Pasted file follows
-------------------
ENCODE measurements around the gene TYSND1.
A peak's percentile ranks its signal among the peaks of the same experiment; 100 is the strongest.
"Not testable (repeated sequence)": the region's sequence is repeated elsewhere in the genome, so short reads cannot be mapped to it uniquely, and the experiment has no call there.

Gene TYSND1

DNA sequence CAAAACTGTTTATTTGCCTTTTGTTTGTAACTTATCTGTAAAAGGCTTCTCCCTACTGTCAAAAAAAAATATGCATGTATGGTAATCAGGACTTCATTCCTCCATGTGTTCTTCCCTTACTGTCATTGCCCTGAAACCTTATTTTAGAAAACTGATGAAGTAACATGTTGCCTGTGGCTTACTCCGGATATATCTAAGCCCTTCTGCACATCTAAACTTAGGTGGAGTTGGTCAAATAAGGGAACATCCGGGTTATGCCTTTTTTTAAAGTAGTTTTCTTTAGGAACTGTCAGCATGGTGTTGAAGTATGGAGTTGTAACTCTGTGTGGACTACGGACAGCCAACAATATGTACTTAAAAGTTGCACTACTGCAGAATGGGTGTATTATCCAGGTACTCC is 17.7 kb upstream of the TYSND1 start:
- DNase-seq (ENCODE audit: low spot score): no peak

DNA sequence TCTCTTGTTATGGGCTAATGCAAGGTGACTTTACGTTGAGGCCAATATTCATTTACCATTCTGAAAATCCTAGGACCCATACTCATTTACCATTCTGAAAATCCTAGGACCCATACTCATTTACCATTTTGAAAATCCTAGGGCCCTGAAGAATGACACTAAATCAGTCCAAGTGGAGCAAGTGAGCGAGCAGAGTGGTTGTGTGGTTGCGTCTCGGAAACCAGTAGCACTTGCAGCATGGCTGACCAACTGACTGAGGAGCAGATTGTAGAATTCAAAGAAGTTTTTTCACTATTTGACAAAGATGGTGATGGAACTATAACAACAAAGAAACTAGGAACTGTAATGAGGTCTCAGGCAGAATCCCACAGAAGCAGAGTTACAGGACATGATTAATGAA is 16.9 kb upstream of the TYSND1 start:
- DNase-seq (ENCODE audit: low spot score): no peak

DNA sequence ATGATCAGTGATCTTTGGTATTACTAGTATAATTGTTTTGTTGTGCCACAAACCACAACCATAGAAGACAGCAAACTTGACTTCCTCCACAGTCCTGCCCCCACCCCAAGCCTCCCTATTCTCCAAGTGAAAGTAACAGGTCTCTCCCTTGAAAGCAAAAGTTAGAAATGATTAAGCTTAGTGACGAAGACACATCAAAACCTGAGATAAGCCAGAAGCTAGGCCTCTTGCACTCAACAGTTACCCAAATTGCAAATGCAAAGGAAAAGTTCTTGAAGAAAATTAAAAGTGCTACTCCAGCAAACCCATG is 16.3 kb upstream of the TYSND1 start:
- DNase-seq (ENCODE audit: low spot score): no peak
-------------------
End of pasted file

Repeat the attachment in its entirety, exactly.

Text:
ENCODE measurements around the gene TYSND1.
A peak's percentile ranks its signal among the peaks of the same experiment; 100 is the strongest.
"Not testable (repeated sequence)": the region's sequence is repeated elsewhere in the genome, so short reads cannot be mapped to it uniquely, and the experiment has no call there.

Gene TYSND1

DNA sequence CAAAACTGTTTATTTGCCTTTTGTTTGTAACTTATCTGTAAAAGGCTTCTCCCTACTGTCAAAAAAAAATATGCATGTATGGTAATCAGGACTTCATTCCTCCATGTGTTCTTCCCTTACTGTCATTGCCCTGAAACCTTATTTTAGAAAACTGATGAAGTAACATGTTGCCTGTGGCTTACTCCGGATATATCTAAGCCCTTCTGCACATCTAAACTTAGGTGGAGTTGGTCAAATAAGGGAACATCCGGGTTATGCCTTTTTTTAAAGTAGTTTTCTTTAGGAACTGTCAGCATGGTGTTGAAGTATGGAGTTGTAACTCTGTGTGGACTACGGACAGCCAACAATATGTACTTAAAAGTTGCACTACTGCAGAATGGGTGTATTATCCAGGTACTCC is 17.7 kb upstream of the TYSND1 start:
- DNase-seq (ENCODE audit: low spot score): no peak

DNA sequence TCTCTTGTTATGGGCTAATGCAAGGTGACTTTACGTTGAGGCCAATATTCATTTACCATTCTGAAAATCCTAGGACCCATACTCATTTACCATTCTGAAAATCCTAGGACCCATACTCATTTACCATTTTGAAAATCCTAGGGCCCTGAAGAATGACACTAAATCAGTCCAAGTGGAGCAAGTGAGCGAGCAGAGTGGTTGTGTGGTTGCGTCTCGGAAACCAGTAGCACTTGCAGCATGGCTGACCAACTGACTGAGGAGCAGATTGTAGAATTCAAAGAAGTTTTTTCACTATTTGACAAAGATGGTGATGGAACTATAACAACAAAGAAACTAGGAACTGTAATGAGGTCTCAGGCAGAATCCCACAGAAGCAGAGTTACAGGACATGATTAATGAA is 16.9 kb upstream of the TYSND1 start:
- DNase-seq (ENCODE audit: low spot score): no peak

DNA sequence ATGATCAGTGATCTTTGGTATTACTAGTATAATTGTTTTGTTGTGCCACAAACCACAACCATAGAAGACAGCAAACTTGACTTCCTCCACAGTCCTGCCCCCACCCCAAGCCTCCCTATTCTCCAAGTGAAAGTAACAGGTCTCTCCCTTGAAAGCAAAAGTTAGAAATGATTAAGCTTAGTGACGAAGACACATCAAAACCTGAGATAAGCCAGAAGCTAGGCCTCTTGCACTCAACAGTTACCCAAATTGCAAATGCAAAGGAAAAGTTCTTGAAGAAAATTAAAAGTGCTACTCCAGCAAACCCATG is 16.3 kb upstream of the TYSND1 start:
- DNase-seq (ENCODE audit: low spot score): no peak